A good shepherd will feed the flock. Ezekiel 34:23. This means he leads them where they can eat in safety. If not fed and watered, the sheep will faint and scatter. Matthew 9:36.

4. Shepherds Protect the Flock

Predators love to attack sheep. They have no natural defenses. They cannot outrun most predators, they have no scales, no effective goring horns, almost no ability to defend themselves. They depend upon their shepherds to recognize and drive away all predators.

Sheep scatter without a shepherd. II Chronicles 18:16 says, “Then he said, I did see all Israel scattered upon the mountains, as sheep that have no shepherd.” 

When scattered, they are destroyed by predators. “And they were scattered, because there is no shepherd: and they became meat to all the beasts of the field, when they were scattered. My sheep wandered through all the mountains, and upon every high hill: yea, my flock was scattered upon all the face of the earth, and none did search or seek after them.” Ezekiel 34:5-6. See also verse 8: “My flock became a prey, and my flock became meat to every beast of the field, because there was no shepherd.”

Sheep are not a wild animal. They will not survive alone in the wilderness. The beasts destroy the sheep. Sometimes the shepherd gets there too late to save the sheep. Amos 3:12 makes that point: “Thus saith the LORD; As the shepherd taketh out of the mouth of the lion two legs, or a piece of an ear; so shall the children of Israel be taken out that dwell in Samaria in the corner of a bed, and in Damascus in a couch.” Remember, like a roaring lion, the devil seeks sheep to devour. I Peter 5:8.

5. Shepherds are Close to the Flock

There are no absentee-shepherds. A shepherd does not work an 8 hour day, or a 40 hour week. Shepherding is a 24/7 occupation. Sheep cannot be left alone. They have no defense if left alone; they wander into danger if left alone. Jesus said in John 10:12-13 that the hireling leaves the sheep in danger. That’s because a hireling only seeks wages, he doesn’t love the sheep. Job 7:2.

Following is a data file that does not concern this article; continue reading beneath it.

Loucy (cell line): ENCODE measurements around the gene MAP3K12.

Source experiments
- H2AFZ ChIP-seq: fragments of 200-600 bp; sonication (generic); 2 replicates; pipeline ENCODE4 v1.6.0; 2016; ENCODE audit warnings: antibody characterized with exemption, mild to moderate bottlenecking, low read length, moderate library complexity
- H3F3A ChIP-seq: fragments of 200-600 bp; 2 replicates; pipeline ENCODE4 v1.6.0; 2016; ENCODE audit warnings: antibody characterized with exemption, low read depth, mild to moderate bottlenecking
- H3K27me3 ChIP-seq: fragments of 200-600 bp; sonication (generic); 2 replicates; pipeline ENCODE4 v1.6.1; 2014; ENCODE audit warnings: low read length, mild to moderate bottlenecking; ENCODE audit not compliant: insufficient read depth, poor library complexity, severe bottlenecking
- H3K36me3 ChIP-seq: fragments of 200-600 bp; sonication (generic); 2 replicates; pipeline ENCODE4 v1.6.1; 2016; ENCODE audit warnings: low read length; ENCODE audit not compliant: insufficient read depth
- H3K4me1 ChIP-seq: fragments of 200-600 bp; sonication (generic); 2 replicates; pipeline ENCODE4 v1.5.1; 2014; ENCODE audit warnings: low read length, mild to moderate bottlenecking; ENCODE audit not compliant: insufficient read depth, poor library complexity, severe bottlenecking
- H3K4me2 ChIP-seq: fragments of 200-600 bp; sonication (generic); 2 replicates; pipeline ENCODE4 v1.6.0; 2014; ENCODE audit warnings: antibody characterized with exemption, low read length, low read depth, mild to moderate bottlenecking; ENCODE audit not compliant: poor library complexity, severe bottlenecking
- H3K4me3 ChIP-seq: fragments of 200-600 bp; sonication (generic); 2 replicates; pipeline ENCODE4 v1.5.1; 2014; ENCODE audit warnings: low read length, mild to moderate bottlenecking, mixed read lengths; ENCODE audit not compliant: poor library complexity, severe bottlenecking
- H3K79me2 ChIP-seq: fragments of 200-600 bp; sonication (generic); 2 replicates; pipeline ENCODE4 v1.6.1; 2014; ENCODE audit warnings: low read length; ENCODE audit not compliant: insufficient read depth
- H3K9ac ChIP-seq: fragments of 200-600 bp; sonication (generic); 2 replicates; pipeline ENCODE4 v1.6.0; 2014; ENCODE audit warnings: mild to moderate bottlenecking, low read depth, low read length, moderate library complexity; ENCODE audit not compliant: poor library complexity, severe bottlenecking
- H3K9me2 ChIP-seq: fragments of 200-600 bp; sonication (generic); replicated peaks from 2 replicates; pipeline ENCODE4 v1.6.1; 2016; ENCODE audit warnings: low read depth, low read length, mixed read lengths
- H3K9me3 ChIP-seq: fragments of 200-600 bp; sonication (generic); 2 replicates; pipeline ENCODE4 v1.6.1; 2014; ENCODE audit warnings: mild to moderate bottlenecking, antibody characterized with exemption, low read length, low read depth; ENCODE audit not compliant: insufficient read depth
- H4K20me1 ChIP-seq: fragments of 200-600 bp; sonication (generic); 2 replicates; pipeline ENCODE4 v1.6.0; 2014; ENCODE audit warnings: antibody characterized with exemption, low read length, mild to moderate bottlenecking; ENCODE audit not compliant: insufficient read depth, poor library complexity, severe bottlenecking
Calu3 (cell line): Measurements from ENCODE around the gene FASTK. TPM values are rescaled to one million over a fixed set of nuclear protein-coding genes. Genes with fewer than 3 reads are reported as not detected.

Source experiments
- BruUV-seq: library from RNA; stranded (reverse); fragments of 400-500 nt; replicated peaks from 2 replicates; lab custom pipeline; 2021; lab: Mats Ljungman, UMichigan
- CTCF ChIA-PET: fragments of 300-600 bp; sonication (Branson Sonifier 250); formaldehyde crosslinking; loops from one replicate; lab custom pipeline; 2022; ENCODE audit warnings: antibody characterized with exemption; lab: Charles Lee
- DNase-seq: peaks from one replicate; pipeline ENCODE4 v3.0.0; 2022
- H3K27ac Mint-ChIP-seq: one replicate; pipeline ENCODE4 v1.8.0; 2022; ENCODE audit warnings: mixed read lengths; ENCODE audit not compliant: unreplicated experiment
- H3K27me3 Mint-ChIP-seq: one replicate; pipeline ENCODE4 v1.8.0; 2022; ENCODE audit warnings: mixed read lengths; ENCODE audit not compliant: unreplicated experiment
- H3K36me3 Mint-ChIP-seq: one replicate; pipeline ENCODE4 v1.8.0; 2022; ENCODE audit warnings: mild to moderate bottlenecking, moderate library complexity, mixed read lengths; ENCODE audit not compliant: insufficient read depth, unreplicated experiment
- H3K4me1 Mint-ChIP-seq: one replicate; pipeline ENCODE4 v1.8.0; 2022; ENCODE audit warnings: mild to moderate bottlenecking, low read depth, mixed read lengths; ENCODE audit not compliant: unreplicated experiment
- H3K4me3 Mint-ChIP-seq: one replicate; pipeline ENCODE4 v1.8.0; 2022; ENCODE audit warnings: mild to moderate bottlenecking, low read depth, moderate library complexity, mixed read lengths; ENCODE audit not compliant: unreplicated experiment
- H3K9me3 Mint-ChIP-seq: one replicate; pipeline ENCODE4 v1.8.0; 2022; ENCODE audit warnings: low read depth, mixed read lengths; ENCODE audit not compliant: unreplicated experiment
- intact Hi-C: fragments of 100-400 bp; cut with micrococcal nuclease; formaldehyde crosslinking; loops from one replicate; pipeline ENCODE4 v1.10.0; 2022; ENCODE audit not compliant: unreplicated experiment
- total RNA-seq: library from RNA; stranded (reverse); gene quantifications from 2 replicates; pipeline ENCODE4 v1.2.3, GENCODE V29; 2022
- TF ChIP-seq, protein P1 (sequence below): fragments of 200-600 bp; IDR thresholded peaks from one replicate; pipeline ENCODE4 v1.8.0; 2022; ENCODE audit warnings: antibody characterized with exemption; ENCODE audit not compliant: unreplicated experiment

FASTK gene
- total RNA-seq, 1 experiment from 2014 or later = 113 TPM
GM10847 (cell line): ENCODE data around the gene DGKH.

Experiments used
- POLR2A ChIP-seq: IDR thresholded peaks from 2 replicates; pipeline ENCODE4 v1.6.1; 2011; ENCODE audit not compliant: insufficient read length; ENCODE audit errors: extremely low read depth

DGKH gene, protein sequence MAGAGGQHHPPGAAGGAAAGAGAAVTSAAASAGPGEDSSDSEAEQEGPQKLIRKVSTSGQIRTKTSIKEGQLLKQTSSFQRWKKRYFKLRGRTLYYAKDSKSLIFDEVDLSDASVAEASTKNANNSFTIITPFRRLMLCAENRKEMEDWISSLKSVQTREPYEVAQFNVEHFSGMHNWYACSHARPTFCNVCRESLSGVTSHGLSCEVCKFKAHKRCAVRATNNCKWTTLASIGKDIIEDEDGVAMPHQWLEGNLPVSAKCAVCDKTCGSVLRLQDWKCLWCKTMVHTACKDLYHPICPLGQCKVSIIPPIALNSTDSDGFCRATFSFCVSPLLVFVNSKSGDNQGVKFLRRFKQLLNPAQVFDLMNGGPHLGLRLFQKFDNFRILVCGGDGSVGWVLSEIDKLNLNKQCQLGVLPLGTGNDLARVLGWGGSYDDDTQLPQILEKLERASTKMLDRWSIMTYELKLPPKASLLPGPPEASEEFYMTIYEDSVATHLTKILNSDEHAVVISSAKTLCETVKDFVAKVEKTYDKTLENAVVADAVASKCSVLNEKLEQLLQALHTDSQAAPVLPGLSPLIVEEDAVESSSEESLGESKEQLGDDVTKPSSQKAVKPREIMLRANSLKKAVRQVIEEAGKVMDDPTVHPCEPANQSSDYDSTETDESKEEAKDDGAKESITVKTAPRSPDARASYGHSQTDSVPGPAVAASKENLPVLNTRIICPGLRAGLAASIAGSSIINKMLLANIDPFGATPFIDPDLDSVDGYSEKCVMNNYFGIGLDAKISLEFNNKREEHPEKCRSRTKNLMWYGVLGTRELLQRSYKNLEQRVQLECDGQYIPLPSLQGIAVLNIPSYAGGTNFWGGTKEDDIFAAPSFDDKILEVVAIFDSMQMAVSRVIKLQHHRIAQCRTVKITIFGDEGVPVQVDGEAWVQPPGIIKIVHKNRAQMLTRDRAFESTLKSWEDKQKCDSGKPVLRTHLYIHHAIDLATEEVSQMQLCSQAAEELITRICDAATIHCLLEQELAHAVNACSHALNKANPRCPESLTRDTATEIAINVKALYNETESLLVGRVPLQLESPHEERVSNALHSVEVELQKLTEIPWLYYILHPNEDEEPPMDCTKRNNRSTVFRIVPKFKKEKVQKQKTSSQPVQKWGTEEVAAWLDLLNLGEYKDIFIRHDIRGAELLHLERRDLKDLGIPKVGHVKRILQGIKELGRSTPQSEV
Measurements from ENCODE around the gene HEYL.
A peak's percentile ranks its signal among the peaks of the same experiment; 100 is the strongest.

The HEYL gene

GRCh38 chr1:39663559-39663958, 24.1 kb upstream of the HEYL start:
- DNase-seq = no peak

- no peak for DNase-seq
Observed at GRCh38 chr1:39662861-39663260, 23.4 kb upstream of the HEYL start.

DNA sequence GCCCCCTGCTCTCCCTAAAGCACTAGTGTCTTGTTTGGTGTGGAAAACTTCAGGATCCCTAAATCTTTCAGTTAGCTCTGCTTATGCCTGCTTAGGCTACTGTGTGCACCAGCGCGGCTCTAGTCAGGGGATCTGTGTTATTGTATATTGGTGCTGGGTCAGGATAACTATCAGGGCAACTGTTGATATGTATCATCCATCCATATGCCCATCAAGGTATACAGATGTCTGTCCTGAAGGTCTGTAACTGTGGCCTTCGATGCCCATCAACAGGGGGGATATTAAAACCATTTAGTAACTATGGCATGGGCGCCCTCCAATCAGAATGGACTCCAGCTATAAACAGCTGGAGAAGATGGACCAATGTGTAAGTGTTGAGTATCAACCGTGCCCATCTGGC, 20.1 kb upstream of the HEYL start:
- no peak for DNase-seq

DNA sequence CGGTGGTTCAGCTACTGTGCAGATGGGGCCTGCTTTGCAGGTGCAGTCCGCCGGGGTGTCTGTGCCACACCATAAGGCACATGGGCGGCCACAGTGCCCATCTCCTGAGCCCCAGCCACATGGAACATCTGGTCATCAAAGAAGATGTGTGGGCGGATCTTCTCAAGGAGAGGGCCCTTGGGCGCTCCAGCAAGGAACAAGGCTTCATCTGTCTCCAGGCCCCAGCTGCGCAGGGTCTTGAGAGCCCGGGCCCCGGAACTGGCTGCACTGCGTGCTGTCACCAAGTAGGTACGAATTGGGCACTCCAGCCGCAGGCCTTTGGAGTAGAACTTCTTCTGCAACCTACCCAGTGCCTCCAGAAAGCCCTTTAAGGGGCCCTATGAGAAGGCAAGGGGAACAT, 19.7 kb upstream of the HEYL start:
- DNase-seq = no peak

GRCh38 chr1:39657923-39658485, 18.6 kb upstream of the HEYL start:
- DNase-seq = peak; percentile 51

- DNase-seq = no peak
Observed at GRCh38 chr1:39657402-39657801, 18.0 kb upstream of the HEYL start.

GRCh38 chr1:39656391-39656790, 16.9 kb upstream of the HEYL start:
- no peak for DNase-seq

Zechariah 11:17 pronounces woe to the shepherd who leaves the flock. But in John 10:11, Jesus said the good shepherd gives his life for the sheep. Asaph said in Psalms 80:1 that God, as a good shepherd, leads Israel like a flock. Every leader in the body of Christ must develop the heart of a shepherd, to lead, protect, feed, and care for the flock of God.

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7 Steps to Rebellion

The Bible tells us that rebellion is as wicked, as vile, and as reprehensible as witchcraft. I Samuel 15:23. Elihu, in Job 34:37, said you can add rebellion to your sins. So many people do. In the Bible, we read of Judas Iscariot, Hymaneaus, Diotrephes, and others. Rebellion is common today: children rebel against parents, saints rebel against the church order and teaching and backslide, elders sometimes even rebel against the pastor and split the church.

Rebellion isn’t an instantaneous act; it’s a journey. There are usually seven steps to rebellion. I’d like to point them out – using Joab and Absalom. Rebellion is a particularly wicked sin because you can backslide alone but usually rebellion takes others down with you.

Joab was King David’s general. He was also David’s cousin. Many times he was loyal and faithful to David, but eventually got caught up in rebellion against David’s choice of Solomon to be successor-king. Absalom was David’s son. When Absalom’s sister was wronged, Absalom plotted revenge against Amnon. He was then banished from the kingdom, then returned, then plotted rebellion against David. His rebellion was nearly successful in driving David from Jerusalem, and gaining the throne for Absalom.

But anyone who goes down the road to rebellion will usually follow these seven steps: